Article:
Although I do think Brenda is spot-on about China's attitudes about seniority, I think there is a simpler explanation about why Song Nan has got the international slot in preference to Yan Han: for the past 2 years, Song Nan has WON Chinese Nationals.
Originally Posted by Brenda
In 2013, Yan was 2nd in Chinese Nationals, just 1.87 points behind Song.
But, in 2012, Yan was 3rd in Chinese Nationals, a full 19.48 points(!) behind Song.
Admittedly, Yan did win Chinese Nationals for the 2 years before that. But the Chinese are probably just looking at it with the view "Song is the guy that's winning Nationals at the moment, so we'll send him".
Plus, the fact that Song has won 3 times (2009, 2012, 2013) to Yan's 2 times (2010, 2011) probably holds some weight as well.
It's a shame because, of the two, Yan is clearly the bigger prospect for the future. But, hopefully whoever is selected next year can do enough to earn China a second slot in the Men's category. China badly need it, because it won't be long until Jin is old enough to join Song and Yan in the fight to be sent to Worlds!
I am aware that they would have to choose Japanese nationality and renounce the US nationality. But I was talking about an example that it would be possible to go and skate for Japan. If, for example, they had no chance to go to Olympics for USA because they wouldn't be good enough, the theoretical possibility is there to go and skate for Japan. The question is whether it would be worth it for them. But neither of us can decide that for them. We may think that it wouldn't be worth it, but we are not in their shoes. It was worth it for Kavaguti to give up her citizenship...
Originally Posted by CaroLiza_fan
By the way, how hard would it be to live in the USA while not having US citizenship?
Wow, ok, you come across as a bit rude. I'm newish to this board, and just joined this month. I hope you're not typical of posters here otherwise I really can't be bothered posting anything here. Mods should take note of posters like you, I think. Way to turn off new members!
Originally Posted by let`s talk
We were actually talking about Finnish RESIDENTS of St Petersburg, not TOURISTS or VISITORS. I thought that was clear. I don't really know what debating the number of tourists in St Pete adds to this discussion, but since you seem to have misinterpreted what I said, I'll add this: I mentioned at the end that I think Finns are less likely to travel in St Petersburg, compared to other nearby cities (like Tallinn and Stockholm). Which statistics indicate is TRUE. 25% of Finns may have visited St Petersburg, but approx. 84% have visited Tallinn (source:statistics-finland website). I can speak from experience that traveling to St Pete was significantly more expensive and difficult than going to Stockholm although St Petersburg is much closer geographically to my home. I imagine the cost and difficulties would put at least some people off (ie. the 59% of Finns willing to go to Tallinn but not St Petersburg). Are you disputing this? Do you live Finland, and have visited Russia and at least one other neighbour country, so can give a good comparison to challenge mine? If not, why are you bothering to tell me that there indeed are some Finnish tourists in St Petersburg? I KNOW THAT, I was one myself! duh!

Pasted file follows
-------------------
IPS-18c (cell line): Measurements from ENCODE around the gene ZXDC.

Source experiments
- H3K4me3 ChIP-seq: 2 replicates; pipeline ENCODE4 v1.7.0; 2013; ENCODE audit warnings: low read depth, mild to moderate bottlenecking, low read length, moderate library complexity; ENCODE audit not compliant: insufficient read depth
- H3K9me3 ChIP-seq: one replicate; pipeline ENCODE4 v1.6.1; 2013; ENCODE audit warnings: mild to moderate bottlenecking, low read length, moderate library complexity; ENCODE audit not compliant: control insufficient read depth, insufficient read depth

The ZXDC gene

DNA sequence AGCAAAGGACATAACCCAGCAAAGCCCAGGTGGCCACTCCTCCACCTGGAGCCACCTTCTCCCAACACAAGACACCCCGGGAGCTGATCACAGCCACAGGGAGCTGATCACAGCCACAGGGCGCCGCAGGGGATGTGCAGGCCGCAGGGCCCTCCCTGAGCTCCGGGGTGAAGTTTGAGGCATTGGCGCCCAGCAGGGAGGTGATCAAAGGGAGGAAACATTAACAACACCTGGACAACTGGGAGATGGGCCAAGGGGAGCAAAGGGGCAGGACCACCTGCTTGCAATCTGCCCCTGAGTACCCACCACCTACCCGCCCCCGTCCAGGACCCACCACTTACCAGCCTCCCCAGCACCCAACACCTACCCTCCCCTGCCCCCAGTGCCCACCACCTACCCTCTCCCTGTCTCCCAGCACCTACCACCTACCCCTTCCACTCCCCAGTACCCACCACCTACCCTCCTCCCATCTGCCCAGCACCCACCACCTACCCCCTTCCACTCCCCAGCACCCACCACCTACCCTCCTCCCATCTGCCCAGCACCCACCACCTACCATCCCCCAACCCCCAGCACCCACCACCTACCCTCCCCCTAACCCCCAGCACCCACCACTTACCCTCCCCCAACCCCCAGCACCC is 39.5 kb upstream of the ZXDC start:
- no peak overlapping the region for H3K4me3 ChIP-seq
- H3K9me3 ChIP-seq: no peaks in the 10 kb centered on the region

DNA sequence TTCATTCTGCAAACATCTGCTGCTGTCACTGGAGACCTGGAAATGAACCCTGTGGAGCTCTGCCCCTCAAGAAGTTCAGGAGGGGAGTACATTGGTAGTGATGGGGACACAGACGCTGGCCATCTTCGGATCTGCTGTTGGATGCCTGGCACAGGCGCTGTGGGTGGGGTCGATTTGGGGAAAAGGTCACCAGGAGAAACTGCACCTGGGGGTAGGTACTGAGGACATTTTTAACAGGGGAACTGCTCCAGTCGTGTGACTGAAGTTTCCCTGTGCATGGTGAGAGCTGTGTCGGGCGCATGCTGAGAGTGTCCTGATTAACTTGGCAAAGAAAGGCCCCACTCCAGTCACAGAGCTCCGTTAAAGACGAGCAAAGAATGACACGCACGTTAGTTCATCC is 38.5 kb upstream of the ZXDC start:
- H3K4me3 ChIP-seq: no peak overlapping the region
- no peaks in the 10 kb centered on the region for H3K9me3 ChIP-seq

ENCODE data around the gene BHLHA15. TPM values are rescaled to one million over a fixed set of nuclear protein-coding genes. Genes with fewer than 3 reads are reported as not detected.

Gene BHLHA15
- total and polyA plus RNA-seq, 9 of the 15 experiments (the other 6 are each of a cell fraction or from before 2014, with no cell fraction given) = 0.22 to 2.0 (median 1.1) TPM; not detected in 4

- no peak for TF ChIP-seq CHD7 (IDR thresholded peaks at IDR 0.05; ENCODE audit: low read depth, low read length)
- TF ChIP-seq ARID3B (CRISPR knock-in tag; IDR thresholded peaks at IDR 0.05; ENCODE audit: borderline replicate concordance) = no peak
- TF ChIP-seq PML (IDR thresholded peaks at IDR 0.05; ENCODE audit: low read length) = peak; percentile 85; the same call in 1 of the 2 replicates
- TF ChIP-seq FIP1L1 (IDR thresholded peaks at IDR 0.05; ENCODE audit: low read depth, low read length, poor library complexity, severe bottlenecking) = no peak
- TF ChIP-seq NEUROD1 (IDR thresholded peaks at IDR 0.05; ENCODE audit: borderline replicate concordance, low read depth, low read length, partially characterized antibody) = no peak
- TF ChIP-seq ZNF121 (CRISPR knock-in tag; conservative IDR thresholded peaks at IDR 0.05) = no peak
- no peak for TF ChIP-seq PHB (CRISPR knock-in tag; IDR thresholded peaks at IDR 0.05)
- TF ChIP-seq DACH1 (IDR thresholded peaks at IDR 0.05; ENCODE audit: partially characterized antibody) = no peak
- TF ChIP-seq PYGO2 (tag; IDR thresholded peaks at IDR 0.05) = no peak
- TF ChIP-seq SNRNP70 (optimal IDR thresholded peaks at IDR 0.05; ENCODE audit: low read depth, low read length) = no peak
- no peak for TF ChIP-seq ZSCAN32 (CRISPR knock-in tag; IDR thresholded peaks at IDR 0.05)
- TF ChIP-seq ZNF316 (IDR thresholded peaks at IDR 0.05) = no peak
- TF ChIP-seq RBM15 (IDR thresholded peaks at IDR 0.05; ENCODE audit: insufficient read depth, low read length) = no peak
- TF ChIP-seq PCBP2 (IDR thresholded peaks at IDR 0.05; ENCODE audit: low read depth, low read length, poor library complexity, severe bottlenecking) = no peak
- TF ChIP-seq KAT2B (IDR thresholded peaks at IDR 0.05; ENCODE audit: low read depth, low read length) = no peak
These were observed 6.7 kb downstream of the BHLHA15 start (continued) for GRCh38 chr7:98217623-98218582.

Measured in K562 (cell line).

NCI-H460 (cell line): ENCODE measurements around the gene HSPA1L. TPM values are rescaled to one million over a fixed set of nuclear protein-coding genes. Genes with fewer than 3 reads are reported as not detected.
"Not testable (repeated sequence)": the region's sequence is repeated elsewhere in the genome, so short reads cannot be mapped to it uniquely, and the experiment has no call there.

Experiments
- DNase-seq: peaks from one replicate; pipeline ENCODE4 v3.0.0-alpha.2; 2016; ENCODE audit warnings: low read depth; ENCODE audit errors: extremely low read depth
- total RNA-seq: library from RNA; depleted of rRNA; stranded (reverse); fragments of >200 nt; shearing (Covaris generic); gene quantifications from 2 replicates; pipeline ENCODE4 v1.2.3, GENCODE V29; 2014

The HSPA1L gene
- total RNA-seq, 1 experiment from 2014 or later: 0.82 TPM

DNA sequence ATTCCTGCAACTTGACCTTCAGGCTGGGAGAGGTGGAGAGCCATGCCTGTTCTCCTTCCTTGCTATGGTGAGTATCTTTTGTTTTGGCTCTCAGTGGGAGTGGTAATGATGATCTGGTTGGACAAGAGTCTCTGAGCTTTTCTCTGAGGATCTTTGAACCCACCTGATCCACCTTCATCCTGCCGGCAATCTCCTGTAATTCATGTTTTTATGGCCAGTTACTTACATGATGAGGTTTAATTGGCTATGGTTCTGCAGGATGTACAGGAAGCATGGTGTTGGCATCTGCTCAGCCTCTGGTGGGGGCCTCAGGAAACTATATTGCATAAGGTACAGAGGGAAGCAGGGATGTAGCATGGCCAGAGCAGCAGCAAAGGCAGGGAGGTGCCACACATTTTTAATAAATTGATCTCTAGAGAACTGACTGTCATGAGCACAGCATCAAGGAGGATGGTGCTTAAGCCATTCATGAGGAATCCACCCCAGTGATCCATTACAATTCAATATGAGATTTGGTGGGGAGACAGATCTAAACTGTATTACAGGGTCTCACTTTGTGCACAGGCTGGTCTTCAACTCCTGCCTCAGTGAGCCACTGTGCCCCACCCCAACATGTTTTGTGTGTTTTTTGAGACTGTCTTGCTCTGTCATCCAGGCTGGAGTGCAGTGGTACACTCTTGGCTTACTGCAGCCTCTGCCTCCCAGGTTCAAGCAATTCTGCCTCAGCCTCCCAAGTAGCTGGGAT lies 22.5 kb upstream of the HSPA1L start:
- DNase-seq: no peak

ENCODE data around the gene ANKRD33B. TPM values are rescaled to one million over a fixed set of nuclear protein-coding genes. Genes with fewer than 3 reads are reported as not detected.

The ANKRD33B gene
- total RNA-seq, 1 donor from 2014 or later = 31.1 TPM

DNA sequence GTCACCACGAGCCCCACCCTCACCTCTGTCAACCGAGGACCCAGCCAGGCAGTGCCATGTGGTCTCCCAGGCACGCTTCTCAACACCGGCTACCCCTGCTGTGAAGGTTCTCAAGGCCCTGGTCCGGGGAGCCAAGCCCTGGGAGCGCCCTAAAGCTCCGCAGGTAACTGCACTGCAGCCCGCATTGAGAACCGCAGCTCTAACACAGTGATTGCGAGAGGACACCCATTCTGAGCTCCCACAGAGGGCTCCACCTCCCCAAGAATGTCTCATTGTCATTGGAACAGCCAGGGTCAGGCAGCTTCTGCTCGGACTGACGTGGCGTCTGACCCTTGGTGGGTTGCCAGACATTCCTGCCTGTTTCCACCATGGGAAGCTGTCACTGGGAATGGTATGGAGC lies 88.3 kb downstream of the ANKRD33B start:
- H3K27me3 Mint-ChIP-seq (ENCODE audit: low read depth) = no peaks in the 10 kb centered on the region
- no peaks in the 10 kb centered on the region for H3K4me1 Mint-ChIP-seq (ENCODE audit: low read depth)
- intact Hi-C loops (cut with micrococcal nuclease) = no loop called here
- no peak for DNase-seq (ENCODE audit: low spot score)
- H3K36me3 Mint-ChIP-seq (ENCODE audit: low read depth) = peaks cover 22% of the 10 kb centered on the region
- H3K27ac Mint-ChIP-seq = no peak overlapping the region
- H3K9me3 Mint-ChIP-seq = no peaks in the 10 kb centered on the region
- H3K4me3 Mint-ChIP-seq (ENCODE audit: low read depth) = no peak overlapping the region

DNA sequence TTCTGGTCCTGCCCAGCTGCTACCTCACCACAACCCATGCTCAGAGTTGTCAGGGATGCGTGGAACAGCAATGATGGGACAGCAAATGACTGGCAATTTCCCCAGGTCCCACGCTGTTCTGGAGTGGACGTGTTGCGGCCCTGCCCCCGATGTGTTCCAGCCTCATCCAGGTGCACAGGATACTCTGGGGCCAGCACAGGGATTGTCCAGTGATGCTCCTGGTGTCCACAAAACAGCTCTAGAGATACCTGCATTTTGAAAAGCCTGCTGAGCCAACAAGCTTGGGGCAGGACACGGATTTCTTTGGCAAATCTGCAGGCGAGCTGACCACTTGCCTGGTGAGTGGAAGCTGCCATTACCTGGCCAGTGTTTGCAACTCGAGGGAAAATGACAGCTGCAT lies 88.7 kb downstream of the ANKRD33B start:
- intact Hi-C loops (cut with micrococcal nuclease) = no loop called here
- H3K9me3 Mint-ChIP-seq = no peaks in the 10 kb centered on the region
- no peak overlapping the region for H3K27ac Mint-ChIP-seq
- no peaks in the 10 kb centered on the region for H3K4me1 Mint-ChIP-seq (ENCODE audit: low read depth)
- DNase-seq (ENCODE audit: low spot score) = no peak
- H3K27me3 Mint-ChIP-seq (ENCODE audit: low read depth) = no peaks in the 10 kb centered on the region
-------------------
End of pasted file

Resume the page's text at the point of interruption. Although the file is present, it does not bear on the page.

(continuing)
ANYWAY, the core of what I was saying is that there are few Finnish RESIDENTS of St Petersburg. I thought this would be interesting to the poster who asked about Finns in St Petersburg who could apply for Finnish citizenship. As I mentioned, Russians of Finnish descent (Ingrian Finns) were a culturally significant minority in St Petersburg up until the 1990s, when Finnish immigration law allowed them to resettle in Finland. Most Ingrian Finns have left St Petersburg for Finland. The law was changed in 2010, so if any Russians now discover Finnish ancestry it won't help them gain Finnish citizenship. Despite this, Finnish citizenship law is more straight forward than some other European countries (eg Estonia or Latvia. I was surprised someone suggested Estonia as an alternative for Polina K, as Estonian citizenship is very strict). If skaters were to start training in Finland, as long as they could prove some proficiency in Finnish (or Swedish) they could apply for citizenship after 5 years. Some skaters have in fact done this. Alisa Drei of Russia moved to Finland with her mom when she got married to a Finn and got Finnish citizenship, represented Finland in the Olympics (1998 I think). I don't believe acquiring Finnish citizenship without residency is possible unless at least one parent is a Finnish citizen. So hopefully that is of some interest to the discussion on alternative nationalities.
And with that, I'm done.